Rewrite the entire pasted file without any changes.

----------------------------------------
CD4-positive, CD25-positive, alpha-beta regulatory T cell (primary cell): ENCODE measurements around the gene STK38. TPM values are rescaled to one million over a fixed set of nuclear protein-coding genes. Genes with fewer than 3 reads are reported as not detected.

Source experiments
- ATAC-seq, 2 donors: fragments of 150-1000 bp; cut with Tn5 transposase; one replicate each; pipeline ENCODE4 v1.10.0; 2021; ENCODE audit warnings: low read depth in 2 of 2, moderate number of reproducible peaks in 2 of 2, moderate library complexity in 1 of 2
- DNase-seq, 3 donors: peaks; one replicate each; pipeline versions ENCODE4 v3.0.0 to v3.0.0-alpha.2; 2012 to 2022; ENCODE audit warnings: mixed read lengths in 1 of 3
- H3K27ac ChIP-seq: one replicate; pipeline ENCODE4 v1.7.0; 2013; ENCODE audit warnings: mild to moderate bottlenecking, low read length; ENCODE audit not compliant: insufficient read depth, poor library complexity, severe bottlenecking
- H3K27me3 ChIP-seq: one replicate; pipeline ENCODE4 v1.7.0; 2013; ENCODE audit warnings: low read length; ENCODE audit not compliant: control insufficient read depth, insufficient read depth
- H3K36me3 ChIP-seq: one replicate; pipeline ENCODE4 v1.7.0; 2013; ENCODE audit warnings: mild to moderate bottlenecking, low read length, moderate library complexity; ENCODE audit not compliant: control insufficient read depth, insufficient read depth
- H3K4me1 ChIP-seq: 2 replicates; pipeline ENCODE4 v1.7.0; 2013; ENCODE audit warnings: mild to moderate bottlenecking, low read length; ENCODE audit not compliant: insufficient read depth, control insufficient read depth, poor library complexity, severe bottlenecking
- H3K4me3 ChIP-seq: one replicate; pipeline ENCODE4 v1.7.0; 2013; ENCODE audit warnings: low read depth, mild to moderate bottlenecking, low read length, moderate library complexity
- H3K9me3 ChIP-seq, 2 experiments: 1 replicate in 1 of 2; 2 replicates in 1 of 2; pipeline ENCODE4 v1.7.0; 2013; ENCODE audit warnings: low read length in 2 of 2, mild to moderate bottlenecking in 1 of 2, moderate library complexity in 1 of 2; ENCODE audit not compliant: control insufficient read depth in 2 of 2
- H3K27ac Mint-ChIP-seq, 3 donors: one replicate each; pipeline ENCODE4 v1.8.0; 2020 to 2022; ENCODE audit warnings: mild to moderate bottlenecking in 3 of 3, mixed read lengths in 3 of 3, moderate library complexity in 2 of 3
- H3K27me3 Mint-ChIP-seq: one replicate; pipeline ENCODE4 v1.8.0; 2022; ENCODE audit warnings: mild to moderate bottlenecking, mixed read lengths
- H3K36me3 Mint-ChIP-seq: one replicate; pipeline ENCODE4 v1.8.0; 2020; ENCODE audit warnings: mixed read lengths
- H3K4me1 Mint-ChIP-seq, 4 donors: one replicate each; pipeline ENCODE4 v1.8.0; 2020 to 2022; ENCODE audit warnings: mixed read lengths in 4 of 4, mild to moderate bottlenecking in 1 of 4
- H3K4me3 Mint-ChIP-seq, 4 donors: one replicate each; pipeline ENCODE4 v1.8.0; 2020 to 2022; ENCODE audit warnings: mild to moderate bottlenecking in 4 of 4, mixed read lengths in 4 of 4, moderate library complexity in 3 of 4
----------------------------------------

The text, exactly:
CD4-positive, CD25-positive, alpha-beta regulatory T cell (primary cell): ENCODE measurements around the gene STK38. TPM values are rescaled to one million over a fixed set of nuclear protein-coding genes. Genes with fewer than 3 reads are reported as not detected.

Source experiments
- ATAC-seq, 2 donors: fragments of 150-1000 bp; cut with Tn5 transposase; one replicate each; pipeline ENCODE4 v1.10.0; 2021; ENCODE audit warnings: low read depth in 2 of 2, moderate number of reproducible peaks in 2 of 2, moderate library complexity in 1 of 2
- DNase-seq, 3 donors: peaks; one replicate each; pipeline versions ENCODE4 v3.0.0 to v3.0.0-alpha.2; 2012 to 2022; ENCODE audit warnings: mixed read lengths in 1 of 3
- H3K27ac ChIP-seq: one replicate; pipeline ENCODE4 v1.7.0; 2013; ENCODE audit warnings: mild to moderate bottlenecking, low read length; ENCODE audit not compliant: insufficient read depth, poor library complexity, severe bottlenecking
- H3K27me3 ChIP-seq: one replicate; pipeline ENCODE4 v1.7.0; 2013; ENCODE audit warnings: low read length; ENCODE audit not compliant: control insufficient read depth, insufficient read depth
- H3K36me3 ChIP-seq: one replicate; pipeline ENCODE4 v1.7.0; 2013; ENCODE audit warnings: mild to moderate bottlenecking, low read length, moderate library complexity; ENCODE audit not compliant: control insufficient read depth, insufficient read depth
- H3K4me1 ChIP-seq: 2 replicates; pipeline ENCODE4 v1.7.0; 2013; ENCODE audit warnings: mild to moderate bottlenecking, low read length; ENCODE audit not compliant: insufficient read depth, control insufficient read depth, poor library complexity, severe bottlenecking
- H3K4me3 ChIP-seq: one replicate; pipeline ENCODE4 v1.7.0; 2013; ENCODE audit warnings: low read depth, mild to moderate bottlenecking, low read length, moderate library complexity
- H3K9me3 ChIP-seq, 2 experiments: 1 replicate in 1 of 2; 2 replicates in 1 of 2; pipeline ENCODE4 v1.7.0; 2013; ENCODE audit warnings: low read length in 2 of 2, mild to moderate bottlenecking in 1 of 2, moderate library complexity in 1 of 2; ENCODE audit not compliant: control insufficient read depth in 2 of 2
- H3K27ac Mint-ChIP-seq, 3 donors: one replicate each; pipeline ENCODE4 v1.8.0; 2020 to 2022; ENCODE audit warnings: mild to moderate bottlenecking in 3 of 3, mixed read lengths in 3 of 3, moderate library complexity in 2 of 3
- H3K27me3 Mint-ChIP-seq: one replicate; pipeline ENCODE4 v1.8.0; 2022; ENCODE audit warnings: mild to moderate bottlenecking, mixed read lengths
- H3K36me3 Mint-ChIP-seq: one replicate; pipeline ENCODE4 v1.8.0; 2020; ENCODE audit warnings: mixed read lengths
- H3K4me1 Mint-ChIP-seq, 4 donors: one replicate each; pipeline ENCODE4 v1.8.0; 2020 to 2022; ENCODE audit warnings: mixed read lengths in 4 of 4, mild to moderate bottlenecking in 1 of 4
- H3K4me3 Mint-ChIP-seq, 4 donors: one replicate each; pipeline ENCODE4 v1.8.0; 2020 to 2022; ENCODE audit warnings: mild to moderate bottlenecking in 4 of 4, mixed read lengths in 4 of 4, moderate library complexity in 3 of 4